Essex Radio’s History – Making Waves
This page contains a reprint of an article written to commemorate Essex Radio / Essex FM’s 25th birthday in September 2006…
Twenty seconds to go, and across the ether, the soft tones of an orchestra tuning up can be heard… then:
"It’s 6am, Saturday September the twelfth, 1981. Welcome to Essex Radio…"
That first voice belonged to John Wellington, and that announcement marked the launch of local radio for the county of Essex, bringing the total number of new commercial radio stations opening up and down the country to just over 30.
Those of you up on your radio history will know that Essex is known as the home of broadcasting, and Marconi’s early pioneering radio broadcasts took place just up the road from Southend, in a little hut in Writtle, Chelmsford. but that’s a story for another day.
Back to September 1981. In those first few exciting minutes of broadcasting, the County of Essex was introduced to the team that were to become household names for the people of Essex. Accompanied by the station’s main theme, called "Listen to Essex" (performed by the Royal Philharmonic Orchestra), we first heard the voices of breakfast show presenter Jon Scragg, daytime show hosts Dave Gregory, Dave Gilbee and Keith Rogers, drivetime presenter Terry Davis, news man Steve Wood, Talkback’s Chris Mann, "The Hairy Eyeball" (Rock presenter Paul Lee), and late night phone-in voice, Tim Lloyd (later to become ‘Timbo’).
Essex Radio Day One Presenters
The station’s weekend lineup in those early days included Andrew Marshall’s Country show, Andy Anderson’s Saturday Supergold, sport with Rogers Buxton, Eddie Blackwell’s Jazz show, the Sunday morning religious show with Jeff Bonser and Peter Elvy, Alan Bell’s Essex Top 30 chart countdown, with Lindsay King (later to marry Timbo) hosting the Sunday late-night show.
Introductions done, the first record heard on that September morning set the pace for things to come … Cliff Richard’s appropriately-titled "Wired for Sound".
From 1981, Essex Radio broadcast from a purpose-built studio complex two floors below Clifftown Road in Southend-on-Sea. The building had formerly housed the printing presses of the Southend Standard newspaper, and the basement had to be refitted with high-tech studio equipment, which was floating on special a special concrete base needed to deaden the vibration from the neighbouring Southend Central railway station. This lead to a very slight noticeable ‘bounce’ as you tripped along the corridors in the basement.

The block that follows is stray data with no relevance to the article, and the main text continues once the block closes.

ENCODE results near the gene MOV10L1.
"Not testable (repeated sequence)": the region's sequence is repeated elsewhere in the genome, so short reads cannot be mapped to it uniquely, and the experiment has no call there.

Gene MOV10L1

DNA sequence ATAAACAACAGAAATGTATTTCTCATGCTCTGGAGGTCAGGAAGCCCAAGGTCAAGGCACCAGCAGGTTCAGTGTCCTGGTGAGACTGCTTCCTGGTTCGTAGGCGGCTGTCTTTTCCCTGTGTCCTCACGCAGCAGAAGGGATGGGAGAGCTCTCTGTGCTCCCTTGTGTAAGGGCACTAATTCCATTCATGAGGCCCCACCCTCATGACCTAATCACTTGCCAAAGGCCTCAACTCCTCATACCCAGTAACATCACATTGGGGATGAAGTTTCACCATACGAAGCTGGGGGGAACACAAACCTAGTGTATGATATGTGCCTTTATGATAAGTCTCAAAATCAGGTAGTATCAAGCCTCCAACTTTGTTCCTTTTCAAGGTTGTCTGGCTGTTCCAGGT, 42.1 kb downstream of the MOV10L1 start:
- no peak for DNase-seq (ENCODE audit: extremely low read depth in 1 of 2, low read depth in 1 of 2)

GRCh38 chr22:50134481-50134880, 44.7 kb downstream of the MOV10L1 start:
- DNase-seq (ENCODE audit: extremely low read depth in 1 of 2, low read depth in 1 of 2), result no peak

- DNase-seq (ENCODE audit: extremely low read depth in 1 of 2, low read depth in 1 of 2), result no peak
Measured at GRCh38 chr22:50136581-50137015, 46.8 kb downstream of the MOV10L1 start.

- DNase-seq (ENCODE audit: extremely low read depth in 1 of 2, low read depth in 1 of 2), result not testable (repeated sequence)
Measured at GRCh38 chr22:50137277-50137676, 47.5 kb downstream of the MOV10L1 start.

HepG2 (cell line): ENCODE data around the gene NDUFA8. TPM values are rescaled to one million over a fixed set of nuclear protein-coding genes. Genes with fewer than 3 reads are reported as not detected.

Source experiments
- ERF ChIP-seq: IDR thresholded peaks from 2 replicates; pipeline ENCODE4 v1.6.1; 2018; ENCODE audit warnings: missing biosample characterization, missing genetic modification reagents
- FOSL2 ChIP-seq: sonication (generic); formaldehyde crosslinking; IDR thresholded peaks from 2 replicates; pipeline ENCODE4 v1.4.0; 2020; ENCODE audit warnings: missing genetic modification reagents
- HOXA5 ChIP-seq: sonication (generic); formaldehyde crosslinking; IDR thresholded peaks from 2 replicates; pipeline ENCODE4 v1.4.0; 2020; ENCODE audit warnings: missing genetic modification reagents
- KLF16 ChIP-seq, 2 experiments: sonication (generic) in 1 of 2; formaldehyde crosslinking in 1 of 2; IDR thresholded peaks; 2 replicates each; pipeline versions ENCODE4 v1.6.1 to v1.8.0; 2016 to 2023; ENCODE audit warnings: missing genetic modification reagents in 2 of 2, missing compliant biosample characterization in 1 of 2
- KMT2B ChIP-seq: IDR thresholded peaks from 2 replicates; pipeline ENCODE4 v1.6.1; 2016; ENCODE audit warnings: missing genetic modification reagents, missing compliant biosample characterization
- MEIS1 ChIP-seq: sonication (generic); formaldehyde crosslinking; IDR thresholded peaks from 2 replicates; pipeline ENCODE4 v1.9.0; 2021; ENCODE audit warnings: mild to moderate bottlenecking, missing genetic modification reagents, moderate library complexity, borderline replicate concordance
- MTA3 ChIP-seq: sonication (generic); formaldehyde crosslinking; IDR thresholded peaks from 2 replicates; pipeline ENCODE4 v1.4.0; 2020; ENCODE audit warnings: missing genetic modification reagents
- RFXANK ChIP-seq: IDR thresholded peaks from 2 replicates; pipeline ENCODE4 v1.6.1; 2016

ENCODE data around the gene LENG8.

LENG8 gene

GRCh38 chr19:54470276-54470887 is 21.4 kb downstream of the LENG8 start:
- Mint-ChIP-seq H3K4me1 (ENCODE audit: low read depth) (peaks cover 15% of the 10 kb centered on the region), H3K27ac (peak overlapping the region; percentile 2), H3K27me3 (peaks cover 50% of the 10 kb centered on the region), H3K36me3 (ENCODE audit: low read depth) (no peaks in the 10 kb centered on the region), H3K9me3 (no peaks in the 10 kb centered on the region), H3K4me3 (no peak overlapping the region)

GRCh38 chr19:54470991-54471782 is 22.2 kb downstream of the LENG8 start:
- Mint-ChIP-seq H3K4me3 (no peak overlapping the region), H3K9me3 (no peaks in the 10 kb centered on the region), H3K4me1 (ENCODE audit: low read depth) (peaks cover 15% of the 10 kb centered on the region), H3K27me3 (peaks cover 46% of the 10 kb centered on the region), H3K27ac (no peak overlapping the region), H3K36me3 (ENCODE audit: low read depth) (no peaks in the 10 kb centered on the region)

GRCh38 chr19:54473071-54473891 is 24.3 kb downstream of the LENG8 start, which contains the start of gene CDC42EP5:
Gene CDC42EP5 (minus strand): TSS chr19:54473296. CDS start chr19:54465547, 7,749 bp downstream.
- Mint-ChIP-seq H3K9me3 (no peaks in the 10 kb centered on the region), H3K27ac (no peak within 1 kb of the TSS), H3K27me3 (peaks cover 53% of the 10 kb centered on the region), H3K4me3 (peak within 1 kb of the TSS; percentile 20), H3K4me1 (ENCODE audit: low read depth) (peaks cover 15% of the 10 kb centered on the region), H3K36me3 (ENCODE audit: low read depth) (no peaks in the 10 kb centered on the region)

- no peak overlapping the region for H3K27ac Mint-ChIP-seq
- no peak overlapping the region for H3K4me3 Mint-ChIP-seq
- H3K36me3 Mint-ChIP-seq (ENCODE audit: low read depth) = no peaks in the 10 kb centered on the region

Radio House in 1982
The main transmitters for the station were the FM South transmitter on top of the Benfleet water tower, with a medium-wave transmitter on a site in Rayleigh. At the end of 1981, AM and FM transmitters for North Essex were brought online.
Those few lucky enough to gain admittance to the catacombs below Radio House would hurry down a rather drab staircase into a beige and cream tunnel that lead to the station’s two main on-air studios, the production studio and two production areas. The basement also housed the station’s Engineering team and the well-stocked record library. Other parts of Radio House were home to the busy newsroom’s typewriters and teleprinters, and the sales, production and management areas.
The old Studio 1 Tweed desk in the mid-eighties, and the same studio in 2000
Essex Radio later opened an office and a small broadcasting studio from Duke Street, in Chelmsford. As well as being used for news gathering and selling mugs, some shows were broadcast from the Chelmsford studios
Essex Radio’s old Chelmsford studio in Duke Street (c.1982)
In the early days, the station was owned by local businesses people, including directors from Keddies, Garons, H.W Stone and TOTS nightclub. Since those early days, much has changed. Presenters have come and gone. The station’s medium wave and FM frequencies did the ‘splits’ towards the end of the eighties, when Breeze AM launched, providing music for an older audience. Over the years, the station saw a transition from vinyl and magnetic tape, through the CD era, and now to digital computer systems.
Over the years, Essex Radio’s management and formats changed a number of times. Many may remember the old slogans "Somewhere Special", "We’ll make it a great today", and "Greatest Memories, Latest Hits". If you’d like to hear some of those old jingles from the 1980s and 1990s, please visit our Essex Radio Audio page.
In the nineties, the station renamed from Essex Radio to Essex FM, with Breeze still operating an oldies station on medium wave.
From 2004, Essex FM broadcast from Chelmsford, having vacated Radio House in Clifftown Road. The Chelmsford studio complex is not that far from where UK broadcasting all started. Back in 1922, the first regular broadcasts were made, by an experiential station called "2MT", coming from a small shed in Writtle.
Essex FM’s new building in Chelmsford in October 2004